Undergraduate Admission

Admission for Undergraduate Students

New students are often surprised to discover that several of our Computer Science classes can be used to meet Distribution Group III requirements. You do not need to declare as a CS major to take our introductory courses. New students can ask any of the faculty members at the CS table during the O-Week academic fair for guidance on choosing their first COMP course.

Follow the instructions on the Rice University Undergraduate Admission website to apply.

Changing your Major

Most students agree that changing majors is relatively easy at Rice.

If you discover you have more fun solving problems in our courses than in your other classes, you can choose from several paths to a CS degree, including one tailored for students who make the "sophomore switch" in their third or fourth semester.

And you don't have to be a CS major to participate in various club activities.

Code with a Purpose

Not yet sure you want to try a CS course? You might be surprised that coding is not the goal of our classes. One of our professors, Scott Rixner, is often heard explaining that programming may be part of his introductory course, but the focus is on computational problem solving.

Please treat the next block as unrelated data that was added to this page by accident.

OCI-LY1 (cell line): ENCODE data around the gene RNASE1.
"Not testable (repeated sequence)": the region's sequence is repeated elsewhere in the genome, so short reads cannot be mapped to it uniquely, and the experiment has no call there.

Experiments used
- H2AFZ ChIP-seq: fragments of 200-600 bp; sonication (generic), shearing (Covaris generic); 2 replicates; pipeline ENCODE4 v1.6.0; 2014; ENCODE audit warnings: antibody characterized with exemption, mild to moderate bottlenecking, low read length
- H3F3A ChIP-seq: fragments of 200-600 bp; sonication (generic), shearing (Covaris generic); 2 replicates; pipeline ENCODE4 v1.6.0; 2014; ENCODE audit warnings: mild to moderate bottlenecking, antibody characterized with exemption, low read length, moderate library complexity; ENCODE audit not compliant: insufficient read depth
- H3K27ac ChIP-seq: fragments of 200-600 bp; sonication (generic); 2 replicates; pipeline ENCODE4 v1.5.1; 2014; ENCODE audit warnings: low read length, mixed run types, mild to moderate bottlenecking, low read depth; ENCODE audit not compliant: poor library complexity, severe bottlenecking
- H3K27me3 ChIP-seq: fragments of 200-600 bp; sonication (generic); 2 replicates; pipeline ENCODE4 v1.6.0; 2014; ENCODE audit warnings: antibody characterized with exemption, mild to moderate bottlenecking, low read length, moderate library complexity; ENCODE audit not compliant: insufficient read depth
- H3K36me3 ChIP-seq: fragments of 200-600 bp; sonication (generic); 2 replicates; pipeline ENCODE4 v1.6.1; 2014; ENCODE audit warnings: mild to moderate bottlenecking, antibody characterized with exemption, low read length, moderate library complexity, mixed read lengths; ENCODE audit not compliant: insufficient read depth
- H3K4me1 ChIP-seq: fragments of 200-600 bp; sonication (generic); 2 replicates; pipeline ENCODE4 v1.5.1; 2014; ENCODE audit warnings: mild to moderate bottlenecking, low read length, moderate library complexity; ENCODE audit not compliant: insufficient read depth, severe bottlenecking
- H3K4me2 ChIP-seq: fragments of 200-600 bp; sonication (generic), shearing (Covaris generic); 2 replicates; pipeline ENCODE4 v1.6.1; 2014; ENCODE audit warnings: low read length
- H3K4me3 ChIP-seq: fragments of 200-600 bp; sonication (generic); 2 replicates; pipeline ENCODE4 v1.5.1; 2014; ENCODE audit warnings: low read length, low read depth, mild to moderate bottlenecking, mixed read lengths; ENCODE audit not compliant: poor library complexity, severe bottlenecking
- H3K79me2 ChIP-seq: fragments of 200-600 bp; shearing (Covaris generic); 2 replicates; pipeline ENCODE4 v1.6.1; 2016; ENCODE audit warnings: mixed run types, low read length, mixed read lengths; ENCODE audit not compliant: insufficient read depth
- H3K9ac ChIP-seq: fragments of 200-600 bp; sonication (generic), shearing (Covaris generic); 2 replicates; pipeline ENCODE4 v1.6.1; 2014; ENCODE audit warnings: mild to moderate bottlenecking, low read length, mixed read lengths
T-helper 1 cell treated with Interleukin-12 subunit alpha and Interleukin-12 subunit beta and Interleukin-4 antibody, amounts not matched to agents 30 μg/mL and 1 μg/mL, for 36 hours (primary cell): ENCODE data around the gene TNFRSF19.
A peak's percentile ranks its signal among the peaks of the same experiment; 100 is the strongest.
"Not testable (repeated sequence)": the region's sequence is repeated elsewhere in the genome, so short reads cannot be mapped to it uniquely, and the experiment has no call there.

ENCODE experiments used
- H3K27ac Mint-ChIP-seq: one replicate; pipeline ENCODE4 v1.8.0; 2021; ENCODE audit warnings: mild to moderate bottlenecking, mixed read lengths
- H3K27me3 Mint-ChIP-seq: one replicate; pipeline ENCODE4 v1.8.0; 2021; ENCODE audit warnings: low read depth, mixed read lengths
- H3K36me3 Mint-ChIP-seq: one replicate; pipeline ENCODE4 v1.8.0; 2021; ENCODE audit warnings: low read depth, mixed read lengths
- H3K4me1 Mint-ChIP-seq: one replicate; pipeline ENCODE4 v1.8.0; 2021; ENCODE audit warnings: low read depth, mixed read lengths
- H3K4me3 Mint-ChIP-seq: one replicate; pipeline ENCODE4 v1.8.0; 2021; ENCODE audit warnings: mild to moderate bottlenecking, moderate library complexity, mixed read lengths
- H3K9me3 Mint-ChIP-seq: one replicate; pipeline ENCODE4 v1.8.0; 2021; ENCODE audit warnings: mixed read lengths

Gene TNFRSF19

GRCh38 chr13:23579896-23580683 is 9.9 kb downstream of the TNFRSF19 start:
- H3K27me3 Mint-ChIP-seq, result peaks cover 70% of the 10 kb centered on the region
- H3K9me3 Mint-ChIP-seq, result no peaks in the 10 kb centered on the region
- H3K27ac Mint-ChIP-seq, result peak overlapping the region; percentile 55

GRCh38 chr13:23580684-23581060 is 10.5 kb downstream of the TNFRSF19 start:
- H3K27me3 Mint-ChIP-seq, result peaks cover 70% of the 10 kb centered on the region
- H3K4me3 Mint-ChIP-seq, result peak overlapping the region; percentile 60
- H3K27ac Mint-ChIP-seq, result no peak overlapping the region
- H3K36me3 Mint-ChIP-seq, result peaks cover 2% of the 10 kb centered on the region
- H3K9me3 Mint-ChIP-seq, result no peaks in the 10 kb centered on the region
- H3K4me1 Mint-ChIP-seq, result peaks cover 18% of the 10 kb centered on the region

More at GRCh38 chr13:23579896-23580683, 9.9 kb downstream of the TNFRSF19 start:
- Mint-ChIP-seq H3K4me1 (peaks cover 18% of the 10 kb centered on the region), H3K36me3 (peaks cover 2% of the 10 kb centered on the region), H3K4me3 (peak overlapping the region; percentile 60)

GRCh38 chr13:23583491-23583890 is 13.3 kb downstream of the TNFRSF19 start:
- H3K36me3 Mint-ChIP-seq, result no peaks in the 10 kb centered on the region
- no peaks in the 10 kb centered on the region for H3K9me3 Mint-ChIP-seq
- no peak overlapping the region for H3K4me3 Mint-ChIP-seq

COMP 140 isn’t just about Python programming, it’s about learning how to think, and to apply the little bit of programming you know to real world problems. 

Learn more about joining our undergraduate program with zero coding experience.

Collaborative, not Cutthroat

One of the things you'll notice in your Rice CS classes is a lack of cutthroat competition.

The CS professors are all approachable and other students are also open to help, if you just ask. No one is NOT willing to help you, in order to do better than you in class. In fact, we’ll be talking to each other about what internships we’re applying for and how to help each other prepare for interviews.

The collaborative environment begins in your introductory courses when you are grouped into teams, and you'll continue growing connections and relationships within our close-knit community each semester.